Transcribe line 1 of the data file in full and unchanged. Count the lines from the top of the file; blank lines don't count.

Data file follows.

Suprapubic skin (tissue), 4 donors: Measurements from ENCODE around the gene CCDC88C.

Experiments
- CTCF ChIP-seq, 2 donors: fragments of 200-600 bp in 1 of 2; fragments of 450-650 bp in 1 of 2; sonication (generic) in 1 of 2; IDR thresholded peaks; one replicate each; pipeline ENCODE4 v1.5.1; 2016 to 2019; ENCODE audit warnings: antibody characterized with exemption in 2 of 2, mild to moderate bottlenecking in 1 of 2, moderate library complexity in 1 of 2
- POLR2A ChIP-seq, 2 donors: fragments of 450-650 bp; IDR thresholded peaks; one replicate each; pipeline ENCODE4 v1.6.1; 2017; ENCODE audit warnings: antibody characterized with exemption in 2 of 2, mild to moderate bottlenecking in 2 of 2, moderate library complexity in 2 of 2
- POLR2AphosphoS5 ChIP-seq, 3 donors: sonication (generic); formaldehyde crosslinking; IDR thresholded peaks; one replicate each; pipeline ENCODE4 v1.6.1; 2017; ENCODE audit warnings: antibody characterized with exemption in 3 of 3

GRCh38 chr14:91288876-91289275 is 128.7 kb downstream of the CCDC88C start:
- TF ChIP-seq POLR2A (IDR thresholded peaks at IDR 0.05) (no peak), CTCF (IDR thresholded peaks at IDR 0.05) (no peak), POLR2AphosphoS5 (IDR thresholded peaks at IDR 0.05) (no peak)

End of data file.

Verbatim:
Suprapubic skin (tissue), 4 donors: Measurements from ENCODE around the gene CCDC88C.